OK, a short interlude to discuss hardware — I was hunting with “Dad’s Springfield,” which I wrote about in December of 2004. It’s a sporterized 1903 Springfield rifle in .30-06. It’s wrapped in a gorgeous tiger-striped maple stock and it wears a Lyman All-American 6x “Perma-Center” scope from the era in which the rifle was built.

Since taking up handloading, I don’t shoot much factory rifle ammo any more, but this hunt was an exception. Before my boys’ Kaibab doe hunt in October of 2004, we received four boxes of lead-free ammo free of charge from the Game and Fish Department. It’s all about saving the condors from lead poisoning. Since they didn’t offer ammo in .243 Win. or .260 Rem., which the boys were hunting with, I handloaded lead-free ammo for that hunt.

But a free ammo opportunity is not to be dismissed lightly. I instructed the boys to request two boxes each of the Federal Vital-Shok Premium .30-06 ammo loaded with the 180 grain Barnes Triple-Shock X-Bullet. This is the ammo I used on the elk hunt.

When I reached the cow, she was gasping her last breaths. I had only about 30 minutes of light left in the day.

I knew that I couldn’t finish the red work in the remaining light. So I tagged her, took a GPS position and hiked the last quarter mile to the Ranger. There was no clear path from the Ranger to the cow, but the terrain was mostly flat. With just a little dodging, bobbing, and weaving, I was able to park the Ranger with the front end pointing at the cow. Not long after starting, I did lose all natural light, at which point I fired up the Polaris and turned on full illumination.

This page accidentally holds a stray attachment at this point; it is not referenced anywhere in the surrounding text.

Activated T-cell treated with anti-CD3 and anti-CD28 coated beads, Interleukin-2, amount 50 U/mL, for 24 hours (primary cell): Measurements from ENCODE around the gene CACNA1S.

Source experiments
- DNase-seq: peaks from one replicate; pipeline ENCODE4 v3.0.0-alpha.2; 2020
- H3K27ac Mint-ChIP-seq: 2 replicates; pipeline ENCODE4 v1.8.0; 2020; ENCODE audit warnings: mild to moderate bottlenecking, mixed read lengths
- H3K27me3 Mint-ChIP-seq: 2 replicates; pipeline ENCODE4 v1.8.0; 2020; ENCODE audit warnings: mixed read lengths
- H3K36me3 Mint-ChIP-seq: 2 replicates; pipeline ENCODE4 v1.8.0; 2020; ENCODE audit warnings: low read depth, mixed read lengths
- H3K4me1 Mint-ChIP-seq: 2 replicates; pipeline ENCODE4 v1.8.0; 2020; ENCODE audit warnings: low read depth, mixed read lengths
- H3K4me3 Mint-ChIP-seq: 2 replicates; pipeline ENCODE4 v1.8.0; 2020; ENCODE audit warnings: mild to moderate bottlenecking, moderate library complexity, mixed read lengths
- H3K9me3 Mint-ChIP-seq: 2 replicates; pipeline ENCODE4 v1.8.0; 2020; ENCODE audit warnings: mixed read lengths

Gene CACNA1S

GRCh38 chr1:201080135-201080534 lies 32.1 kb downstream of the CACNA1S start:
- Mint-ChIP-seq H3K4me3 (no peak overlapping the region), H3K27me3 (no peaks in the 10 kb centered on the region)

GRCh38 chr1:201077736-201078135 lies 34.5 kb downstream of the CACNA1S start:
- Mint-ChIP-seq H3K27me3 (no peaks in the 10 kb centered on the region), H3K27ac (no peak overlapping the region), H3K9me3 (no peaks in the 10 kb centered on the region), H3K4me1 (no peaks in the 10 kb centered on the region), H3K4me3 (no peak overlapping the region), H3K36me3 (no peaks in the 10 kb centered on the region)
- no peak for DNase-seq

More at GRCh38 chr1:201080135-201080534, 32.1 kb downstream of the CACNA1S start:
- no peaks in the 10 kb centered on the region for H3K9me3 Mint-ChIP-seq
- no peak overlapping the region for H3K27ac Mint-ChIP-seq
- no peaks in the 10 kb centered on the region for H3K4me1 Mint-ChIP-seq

While performing the necessary surgical operations, I had the opportunity to perform a forensic exam. If you consider that the chest cavity of an elk is shaped about like this:

… the hit was about where the little crosshair symbol is shown. So yeah, the hit was well forward, but quite deadly. It did go squarely through both lungs near the point where everything comes together before entering the neck area. Still fresh on my mind was Sam’s hit about a month earlier on his first buck. I definitely did not want my shot to hit too far back!

This was my second elk. Since my first in 2003, I had refined my Ranger elk recovery method. The technique uses the capability of the Ranger’s bed to tilt down in back. By fixing a pulley system to the roll cage, and tying the pulling end of the line off to a tree, the elk can be pulled up into the bed of the Ranger by slowly driving forward.

The first time I did this, my pulley was too wimpy – I broke the line several times before I was successful. Plus, getting the elk far enough up and in so that the bed could be tilted flat was very difficult because I rigged the system to pull the elk up from the feet.

This time I had a stronger pulley using stronger line, and I rigged it to pull the elk up into the Ranger, back first. Everything went smoothly and soon I was triumphantly motoring back to camp with the elk securely stowed in the Ranger’s bed.